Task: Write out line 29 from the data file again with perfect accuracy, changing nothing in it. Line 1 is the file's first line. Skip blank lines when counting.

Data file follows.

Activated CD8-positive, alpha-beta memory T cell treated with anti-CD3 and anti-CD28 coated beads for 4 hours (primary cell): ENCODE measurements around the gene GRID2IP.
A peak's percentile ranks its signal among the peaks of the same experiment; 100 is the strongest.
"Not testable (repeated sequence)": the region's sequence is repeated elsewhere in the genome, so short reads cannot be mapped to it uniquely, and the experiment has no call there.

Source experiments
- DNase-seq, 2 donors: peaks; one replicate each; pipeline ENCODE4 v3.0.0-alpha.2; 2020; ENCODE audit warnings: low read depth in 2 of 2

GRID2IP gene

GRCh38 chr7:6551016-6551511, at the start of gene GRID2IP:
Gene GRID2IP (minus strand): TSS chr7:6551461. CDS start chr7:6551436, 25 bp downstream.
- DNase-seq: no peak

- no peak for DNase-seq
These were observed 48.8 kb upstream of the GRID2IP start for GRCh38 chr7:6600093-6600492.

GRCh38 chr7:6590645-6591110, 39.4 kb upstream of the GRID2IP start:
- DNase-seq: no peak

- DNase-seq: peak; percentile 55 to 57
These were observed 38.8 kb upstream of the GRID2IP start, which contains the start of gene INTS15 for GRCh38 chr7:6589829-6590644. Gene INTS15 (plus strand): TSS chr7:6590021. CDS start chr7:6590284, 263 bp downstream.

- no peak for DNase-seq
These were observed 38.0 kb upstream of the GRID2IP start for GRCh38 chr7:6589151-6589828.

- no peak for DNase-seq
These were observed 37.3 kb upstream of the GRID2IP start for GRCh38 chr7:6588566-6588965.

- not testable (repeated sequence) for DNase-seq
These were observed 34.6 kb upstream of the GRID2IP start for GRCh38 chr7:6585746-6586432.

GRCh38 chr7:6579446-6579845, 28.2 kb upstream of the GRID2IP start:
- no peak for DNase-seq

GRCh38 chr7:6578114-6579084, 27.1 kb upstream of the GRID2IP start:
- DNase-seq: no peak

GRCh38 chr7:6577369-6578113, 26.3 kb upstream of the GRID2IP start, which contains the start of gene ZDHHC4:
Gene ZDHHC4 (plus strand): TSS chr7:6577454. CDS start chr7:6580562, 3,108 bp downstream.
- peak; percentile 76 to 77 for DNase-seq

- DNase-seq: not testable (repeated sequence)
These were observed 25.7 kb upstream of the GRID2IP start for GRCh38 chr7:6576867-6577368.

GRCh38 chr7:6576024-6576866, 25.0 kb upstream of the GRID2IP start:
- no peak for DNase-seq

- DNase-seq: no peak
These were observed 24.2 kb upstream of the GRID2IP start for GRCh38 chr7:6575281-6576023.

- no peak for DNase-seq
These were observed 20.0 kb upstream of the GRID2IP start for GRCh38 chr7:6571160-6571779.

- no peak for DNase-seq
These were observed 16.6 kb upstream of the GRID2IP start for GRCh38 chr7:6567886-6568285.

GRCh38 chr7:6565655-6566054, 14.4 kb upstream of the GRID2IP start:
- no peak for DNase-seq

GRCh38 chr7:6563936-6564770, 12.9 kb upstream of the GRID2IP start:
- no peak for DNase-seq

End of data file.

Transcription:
- DNase-seq: not testable (repeated sequence)